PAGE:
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Showing posts with label ethical dilemmas in politics. Show all posts
Showing posts with label ethical dilemmas in politics. Show all posts

Wednesday, 12 October 2011

An ethical dilemma for Cardinal O’Brien

One well-established method to examine fundamental ethical questions is to pose imagined ethical dilemmas and discuss them in the abstract. Every student of philosophy is familiar with this methodology, and a recent BBC 4 series featured Michael Sandel in a series of lectures from his Harvard course in Political Philosophy which contained many examples.

On the subject of gay marriage, I have such a hypothetical dilemma to posit to Cardinal O’Brien, and it is one that those opposed to gay marriage from other Scottish churches and faiths – and politicians - might also wish to consider.

THE HYPOTHETICAL SCENARIO

A prominent Roman Catholic – or a prominent member of the Church of Scotland, or member of the Jewish or Muslim faiths or any other church or faith – pursues a successful career in public life.

He or she is gay, and is in a long-standing relationship with someone of the same sex. But the nature of that career and the social pressures associated with it lead that person to the judgement that he or she cannot acknowledge the true nature of their sexuality, or the nature of the relationship with the person closest to them.

This leads them to a legal marriage, and a wedding solemnised by their particular faith in a church, to someone of the opposite sex, for the sake of public appearances.

THE QUESTIONS

My questions to the Cardinal, to any other church leader or politician who opposes the legalisation of gay marriages, and specifically to Gordon Wilson, elder statesman of the SNP, are these -

1. Are they prepared to accept that their church’s or faith’s opposition to gay marriage in effect forced this public figure into this unsatisfactory action and this path of deceit and concealment?

2. Would not the legalisation of gay marriage in a civil ceremony, and the ability to also solemnise it in a church of their choice not have at least reduced the need for the public figure’s course of action, or indeed eliminated it completely?

3. Are the Church leaders, faith leaders and politicians prepared to condone such deceits if they have full knowledge of them, rather than either condemn them publicly or accept that such a loving relationship be legal, and ideally be given the blessing of the church or faith?

Friday, 12 November 2010

The Hippocratic Oath for medically - qualified politicians

It occurred to me that I should offer my own version of the Hippocratic Oath for modern career politicians who are also medically qualified: there are many of them in the UK and worldwide. At the moment, such professionals face an intolerable conflict between the ancient high standards of ethics in their profession and the pragmatic realities of politics today.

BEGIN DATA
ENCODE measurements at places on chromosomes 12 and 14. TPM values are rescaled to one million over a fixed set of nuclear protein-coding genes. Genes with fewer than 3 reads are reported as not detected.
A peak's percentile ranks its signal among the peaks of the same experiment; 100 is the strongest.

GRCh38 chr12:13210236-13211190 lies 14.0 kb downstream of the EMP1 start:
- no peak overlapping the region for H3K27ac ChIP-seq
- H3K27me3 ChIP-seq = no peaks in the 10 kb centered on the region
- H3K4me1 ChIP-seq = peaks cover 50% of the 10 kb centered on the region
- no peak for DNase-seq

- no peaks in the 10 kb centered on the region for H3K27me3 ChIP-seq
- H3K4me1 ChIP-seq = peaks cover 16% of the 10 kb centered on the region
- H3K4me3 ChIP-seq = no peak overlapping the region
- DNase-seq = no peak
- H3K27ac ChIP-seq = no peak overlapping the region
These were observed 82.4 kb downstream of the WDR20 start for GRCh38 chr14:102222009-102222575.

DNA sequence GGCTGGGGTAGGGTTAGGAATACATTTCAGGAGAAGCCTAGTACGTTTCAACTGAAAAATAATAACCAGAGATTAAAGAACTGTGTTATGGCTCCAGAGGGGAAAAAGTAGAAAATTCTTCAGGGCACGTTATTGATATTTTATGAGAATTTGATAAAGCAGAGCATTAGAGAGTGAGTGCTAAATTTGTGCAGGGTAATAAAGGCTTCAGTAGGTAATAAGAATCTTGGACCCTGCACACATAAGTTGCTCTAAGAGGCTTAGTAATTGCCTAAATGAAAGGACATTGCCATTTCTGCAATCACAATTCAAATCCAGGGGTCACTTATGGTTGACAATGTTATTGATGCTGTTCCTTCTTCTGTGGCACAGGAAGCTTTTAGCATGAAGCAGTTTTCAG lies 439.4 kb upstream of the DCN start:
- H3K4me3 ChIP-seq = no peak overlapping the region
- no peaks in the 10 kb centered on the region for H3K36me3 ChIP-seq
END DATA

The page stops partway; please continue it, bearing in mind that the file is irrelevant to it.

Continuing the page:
I’ve tried to keep it simple -

I will strive to preserve life and the quality of life, not only for my patients but for any human being upon affected by my actions and decisions, except where it conflicts with the order of my party whip and/or my political career and advancement.

I will not knowingly support any action, or measure, or decision that will harm a human being, nor will I impede any measure, action or decision that protects human beings from harm, except where it conflicts with the order of my party whip and/or my political career and advancement.

I feel this simple oath will give the necessary get-out clauses to any medically qualified politician who finds the conflict between political career and medical ethics intolerable. I accept that my experience has been confined to business and commercial ethics, which tend to have a high degree of elasticity, especially where the maximisation of profit and volume sales are concerned.

Business and commercial professionals also have the convenient theory and practice of externalisation to distance themselves from the often inconvenient aspects of ethics, whereby untidy matters of principle can either be outsourced or laid at the door of government. This flexibility has unfortunately been denied to medical professionals – and to some degree members of the legal profession – when facing similar ethical and moral dilemmas, especially in the matter of wars, the rationale for going to war, conflicts, weaponry, WMDs, and measures to protect the health of the population. (Accountants and bankers have long since cracked this thorny problem, as many large corporate audit practices and investment houses regularly demonstrate across the globe.)

 The legal profession, however, are well equipped to look after themselves, especially when the blunt instrument of UK libel law is so readily available to them.

Perhaps my little contribution may go some way to promoting a debate that will lead to solutions for hard-pressed politicians, still reeling from the disgraceful press, public opinion and legal attacks on their traditional privileges, in relation to expenses, house flipping, revolving doors to industry, non-executive directorships and consultancy contracts, etc.